World Alzheimer’s Month, launched in 2012 by nonprofit organization Alzheimer’s Disease International, cast a light on the growing and persistent issue surrounding a condition that affects more than five million Americans, with one in three seniors passing away with the disease’s pathology in his or her brain.
Michael Reinhardt, MD ’09, the associate director of the Center of Excellence for Alzheimer’s Disease at SUNY Downstate Health Sciences University and director of its geriatric psychiatry fellowship program, explained what makes the disease so mysterious and so challenging, and the steps that doctors are taking to treat patients suffering from the affliction.
St. George’s University: What is Alzheimer’s disease, and what causes it?
Michael Reinhardt: Alzheimer’s disease is the most common form of dementia, making up 60 to 80 percent of all cases. It is neurogenerative, meaning it causes a decline in brain cell health and function, and eventually it results in brain cell death. We haven’t put our finger on exactly what causes Alzheimer’s disease yet, but the most common explanation is that it’s a buildup of what’s called amyloid plaque in the brain. Once you’ve triggered enough amyloid buildup in the brain, there’s this irreversible cascade that happens that leads to progressive decline in brain cell function and healthy brain cells.
SGU: How prevalent is Alzheimer’s in the US? Is the situation getting better or worse?
MR: Unfortunately, it’s getting worse. Between 2000 and 2018, there’s been about an 8 percent decrease in cardiovascular-related deaths, but there’s been a 146 percent increase in Alzheimer’s-related deaths. In 2020, the projection is that Alzheimer’s-related care will cost around $305 billion. By 2050, the costs are going to be around $1 trillion annually. (can we link to a study or report?)
“We’re looking to 2021 as a possible timeframe in which medication may become available and provide us hope of not only slowing down the illness, but stopping it in its tracks.”
SGU: A recent study by University of California, Berkeley suggests that Alzheimer’s may be a byproduct of poor sleep habits. Have you seen such links between sleep and the disease?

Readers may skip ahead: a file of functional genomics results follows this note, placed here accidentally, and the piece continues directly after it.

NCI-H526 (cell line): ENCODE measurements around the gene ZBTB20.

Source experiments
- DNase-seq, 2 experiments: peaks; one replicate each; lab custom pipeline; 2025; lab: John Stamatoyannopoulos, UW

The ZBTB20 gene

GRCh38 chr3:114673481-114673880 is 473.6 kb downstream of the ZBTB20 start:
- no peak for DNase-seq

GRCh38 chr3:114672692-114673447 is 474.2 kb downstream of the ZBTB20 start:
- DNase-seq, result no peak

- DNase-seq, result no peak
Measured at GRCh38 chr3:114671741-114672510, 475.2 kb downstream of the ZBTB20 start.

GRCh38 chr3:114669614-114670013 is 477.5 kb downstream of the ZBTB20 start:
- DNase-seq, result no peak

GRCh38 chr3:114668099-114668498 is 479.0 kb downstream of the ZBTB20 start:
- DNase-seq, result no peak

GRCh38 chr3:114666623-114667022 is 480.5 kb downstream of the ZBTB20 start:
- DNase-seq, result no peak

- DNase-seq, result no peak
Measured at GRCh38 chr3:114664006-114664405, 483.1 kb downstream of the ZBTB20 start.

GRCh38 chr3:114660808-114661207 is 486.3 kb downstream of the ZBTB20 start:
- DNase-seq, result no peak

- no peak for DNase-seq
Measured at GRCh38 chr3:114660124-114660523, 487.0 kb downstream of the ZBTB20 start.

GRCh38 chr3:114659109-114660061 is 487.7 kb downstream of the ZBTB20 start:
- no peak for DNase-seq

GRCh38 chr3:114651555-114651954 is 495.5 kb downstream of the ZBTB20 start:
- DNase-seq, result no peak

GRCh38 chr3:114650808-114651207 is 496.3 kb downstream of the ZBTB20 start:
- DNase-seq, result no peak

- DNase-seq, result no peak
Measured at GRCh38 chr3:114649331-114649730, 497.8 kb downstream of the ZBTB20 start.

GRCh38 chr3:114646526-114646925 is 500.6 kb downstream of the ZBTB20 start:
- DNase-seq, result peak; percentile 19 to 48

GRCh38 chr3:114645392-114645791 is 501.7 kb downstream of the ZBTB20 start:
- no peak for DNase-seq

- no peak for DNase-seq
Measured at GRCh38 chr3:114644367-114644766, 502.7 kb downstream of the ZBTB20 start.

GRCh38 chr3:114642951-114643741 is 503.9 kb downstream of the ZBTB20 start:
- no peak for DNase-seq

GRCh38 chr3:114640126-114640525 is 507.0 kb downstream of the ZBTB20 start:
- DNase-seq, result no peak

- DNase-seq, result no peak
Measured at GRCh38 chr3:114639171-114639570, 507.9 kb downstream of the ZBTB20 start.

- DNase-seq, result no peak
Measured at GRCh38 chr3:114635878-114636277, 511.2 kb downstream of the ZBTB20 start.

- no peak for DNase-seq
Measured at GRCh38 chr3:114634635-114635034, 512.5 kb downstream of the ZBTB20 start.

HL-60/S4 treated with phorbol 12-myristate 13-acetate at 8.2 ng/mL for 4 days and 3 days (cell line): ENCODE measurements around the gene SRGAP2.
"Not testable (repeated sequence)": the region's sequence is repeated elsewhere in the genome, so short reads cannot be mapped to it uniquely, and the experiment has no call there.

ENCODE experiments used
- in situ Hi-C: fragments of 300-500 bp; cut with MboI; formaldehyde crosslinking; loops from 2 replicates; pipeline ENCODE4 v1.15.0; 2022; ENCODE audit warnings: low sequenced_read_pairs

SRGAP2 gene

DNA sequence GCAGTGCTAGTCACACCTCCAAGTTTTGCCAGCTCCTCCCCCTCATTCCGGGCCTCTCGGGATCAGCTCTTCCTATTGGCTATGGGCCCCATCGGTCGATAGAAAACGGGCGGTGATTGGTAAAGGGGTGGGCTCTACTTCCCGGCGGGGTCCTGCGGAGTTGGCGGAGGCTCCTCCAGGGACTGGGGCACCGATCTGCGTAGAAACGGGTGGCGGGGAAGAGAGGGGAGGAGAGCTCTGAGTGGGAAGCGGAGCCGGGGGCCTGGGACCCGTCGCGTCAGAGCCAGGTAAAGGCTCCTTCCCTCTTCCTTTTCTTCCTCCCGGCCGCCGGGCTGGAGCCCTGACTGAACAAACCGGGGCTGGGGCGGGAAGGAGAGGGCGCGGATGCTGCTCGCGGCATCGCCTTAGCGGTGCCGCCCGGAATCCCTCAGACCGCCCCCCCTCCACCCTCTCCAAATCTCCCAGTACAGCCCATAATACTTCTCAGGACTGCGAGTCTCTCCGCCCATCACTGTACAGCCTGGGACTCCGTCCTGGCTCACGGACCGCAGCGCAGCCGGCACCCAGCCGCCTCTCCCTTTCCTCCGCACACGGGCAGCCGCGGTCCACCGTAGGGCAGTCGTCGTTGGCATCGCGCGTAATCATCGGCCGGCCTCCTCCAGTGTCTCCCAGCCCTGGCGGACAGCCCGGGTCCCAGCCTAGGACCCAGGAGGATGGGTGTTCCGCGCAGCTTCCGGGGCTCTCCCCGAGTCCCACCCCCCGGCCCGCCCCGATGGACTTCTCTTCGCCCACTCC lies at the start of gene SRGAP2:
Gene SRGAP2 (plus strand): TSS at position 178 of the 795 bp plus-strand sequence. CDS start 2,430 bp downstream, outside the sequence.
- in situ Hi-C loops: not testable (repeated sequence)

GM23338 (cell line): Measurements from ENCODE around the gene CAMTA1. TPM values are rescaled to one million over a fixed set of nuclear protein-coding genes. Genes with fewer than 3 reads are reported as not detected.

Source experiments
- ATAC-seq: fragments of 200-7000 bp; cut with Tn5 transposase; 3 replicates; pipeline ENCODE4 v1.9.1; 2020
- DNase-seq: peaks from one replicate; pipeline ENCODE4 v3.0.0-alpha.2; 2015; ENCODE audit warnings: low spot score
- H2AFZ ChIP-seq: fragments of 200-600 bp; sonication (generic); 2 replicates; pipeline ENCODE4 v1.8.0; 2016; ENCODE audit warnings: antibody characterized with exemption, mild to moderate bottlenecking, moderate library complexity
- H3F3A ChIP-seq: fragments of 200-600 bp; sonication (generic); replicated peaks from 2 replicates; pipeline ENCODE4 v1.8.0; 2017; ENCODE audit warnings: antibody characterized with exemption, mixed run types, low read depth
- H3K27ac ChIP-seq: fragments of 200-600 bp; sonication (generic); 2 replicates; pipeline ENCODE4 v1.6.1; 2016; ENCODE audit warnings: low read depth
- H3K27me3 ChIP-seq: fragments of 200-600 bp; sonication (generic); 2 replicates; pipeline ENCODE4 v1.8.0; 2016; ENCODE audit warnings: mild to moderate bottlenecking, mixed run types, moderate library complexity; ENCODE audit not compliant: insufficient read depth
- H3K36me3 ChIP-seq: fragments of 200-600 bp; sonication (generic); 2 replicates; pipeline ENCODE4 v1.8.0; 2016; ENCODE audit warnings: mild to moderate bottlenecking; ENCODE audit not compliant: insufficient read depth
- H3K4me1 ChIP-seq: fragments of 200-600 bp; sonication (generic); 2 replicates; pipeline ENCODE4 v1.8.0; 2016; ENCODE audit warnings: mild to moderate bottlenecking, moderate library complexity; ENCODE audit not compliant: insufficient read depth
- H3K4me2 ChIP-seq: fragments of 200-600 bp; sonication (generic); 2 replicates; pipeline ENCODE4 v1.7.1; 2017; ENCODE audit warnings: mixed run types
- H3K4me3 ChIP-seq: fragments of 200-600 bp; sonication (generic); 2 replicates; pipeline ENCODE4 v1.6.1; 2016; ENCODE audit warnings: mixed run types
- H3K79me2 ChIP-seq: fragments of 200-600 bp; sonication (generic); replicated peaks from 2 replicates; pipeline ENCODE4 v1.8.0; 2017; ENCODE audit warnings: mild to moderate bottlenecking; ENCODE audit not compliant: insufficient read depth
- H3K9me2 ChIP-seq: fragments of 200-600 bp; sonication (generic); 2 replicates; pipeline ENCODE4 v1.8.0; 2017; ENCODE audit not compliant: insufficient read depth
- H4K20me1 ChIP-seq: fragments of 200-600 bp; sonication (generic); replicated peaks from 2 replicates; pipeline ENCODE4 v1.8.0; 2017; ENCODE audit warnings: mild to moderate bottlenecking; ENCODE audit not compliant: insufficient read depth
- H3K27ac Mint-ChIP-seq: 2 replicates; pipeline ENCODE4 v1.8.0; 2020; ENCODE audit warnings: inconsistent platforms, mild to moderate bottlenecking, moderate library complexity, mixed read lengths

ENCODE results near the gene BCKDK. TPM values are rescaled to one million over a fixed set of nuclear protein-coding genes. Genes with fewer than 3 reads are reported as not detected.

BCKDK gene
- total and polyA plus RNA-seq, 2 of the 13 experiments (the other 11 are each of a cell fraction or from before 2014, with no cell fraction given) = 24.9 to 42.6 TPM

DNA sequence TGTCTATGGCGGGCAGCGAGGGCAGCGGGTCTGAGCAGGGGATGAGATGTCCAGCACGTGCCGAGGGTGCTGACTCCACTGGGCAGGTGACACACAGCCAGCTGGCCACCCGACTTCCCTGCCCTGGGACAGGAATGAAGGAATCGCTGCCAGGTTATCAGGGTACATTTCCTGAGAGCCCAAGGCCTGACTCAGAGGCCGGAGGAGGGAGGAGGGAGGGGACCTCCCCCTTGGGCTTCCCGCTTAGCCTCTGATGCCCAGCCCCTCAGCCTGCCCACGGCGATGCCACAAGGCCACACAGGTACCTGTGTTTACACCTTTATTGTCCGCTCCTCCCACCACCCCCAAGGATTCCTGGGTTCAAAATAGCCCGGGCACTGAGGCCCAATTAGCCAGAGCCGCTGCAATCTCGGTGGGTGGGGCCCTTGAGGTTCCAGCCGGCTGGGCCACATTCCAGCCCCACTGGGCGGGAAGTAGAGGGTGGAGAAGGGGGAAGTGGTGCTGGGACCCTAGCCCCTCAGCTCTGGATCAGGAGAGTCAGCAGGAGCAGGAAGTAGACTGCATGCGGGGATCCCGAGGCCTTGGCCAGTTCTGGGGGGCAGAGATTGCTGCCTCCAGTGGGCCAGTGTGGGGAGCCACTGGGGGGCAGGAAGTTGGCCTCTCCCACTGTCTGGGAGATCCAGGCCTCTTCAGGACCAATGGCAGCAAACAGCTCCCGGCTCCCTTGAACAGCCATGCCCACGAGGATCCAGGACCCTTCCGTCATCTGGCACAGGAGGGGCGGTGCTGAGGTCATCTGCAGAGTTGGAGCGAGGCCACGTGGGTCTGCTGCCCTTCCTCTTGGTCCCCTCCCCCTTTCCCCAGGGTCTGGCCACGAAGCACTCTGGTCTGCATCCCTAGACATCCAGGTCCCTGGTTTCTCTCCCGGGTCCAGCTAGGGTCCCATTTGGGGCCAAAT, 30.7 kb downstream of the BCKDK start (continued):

MR: This is absolutely in the literature and it’s been a growing area of study over the last several years. We ourselves aren’t doing research on the link between sleep disorders and Alzheimer’s disease, but we do see it clinically. Our patients with more disrupted sleep cycles tend to have a more rapidly progressive course of illness. Knowing what we know about basic physiology, neurophysiology, and the growing knowledge base surrounding the actual functions of sleep and allowing the brain to recuperate—to clear its waste products on a nightly basis—it makes only good sense that if your sleep cycle is disrupted, you’re not going to have that rhythmic cleaning of your central nervous system that’s required for optimal brain health.
SGU: What treatments are used for patients who suffer from Alzheimer’s?
MR: The current treatments comes with limits. We have a couple of approved classes of medication that modestly slow the progress of the illness while you’re taking them, and perhaps have some benefits to the behavioral problems that come with Alzheimer’s disease and related dementias. But they’re not disease-modifying treatments. We’re very hopeful about some compounds that are going through clinical trials. We’re looking to 2021 as a possible timeframe in which that medication may become available and provide us hope of not only slowing down the illness, but stopping it in its tracks.
SGU: At the Center of Excellence for Alzheimer’s Disease, what goals are you aiming for with your patients?
MR: Some of the other treatments that many times prove more meaningful and more useful involve connecting families to the support services and social services they need to maintain their loved one in the home and really improve their outcomes through social connectedness and meaningful preventive programming. Music programming, art therapy, all of the different multimodal social therapies that don’t involve medications, are of utmost importance, both to patients and their caregivers.
– Brett Mauser